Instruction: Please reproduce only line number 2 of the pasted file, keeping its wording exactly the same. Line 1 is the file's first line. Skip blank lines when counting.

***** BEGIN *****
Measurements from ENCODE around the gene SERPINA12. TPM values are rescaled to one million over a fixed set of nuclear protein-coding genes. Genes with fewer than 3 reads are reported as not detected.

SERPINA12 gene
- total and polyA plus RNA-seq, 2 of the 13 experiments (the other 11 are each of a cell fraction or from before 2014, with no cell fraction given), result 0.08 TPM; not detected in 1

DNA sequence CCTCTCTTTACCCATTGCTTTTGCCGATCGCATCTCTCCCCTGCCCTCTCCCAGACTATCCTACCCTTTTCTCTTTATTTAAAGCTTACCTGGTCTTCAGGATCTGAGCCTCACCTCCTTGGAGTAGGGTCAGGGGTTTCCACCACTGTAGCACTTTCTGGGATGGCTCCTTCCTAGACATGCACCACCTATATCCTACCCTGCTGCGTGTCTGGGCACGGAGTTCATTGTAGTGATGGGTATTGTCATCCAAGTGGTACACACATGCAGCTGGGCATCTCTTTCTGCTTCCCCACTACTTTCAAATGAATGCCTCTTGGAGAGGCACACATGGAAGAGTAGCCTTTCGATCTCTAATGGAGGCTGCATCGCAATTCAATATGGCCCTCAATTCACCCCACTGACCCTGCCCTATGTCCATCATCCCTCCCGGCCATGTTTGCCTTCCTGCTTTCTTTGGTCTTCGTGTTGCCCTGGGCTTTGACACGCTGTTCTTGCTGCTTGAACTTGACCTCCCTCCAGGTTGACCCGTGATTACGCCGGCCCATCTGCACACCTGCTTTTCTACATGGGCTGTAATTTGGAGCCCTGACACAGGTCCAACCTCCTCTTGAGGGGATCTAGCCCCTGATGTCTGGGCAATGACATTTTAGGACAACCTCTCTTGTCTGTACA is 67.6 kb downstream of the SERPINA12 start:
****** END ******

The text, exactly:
SERPINA12 gene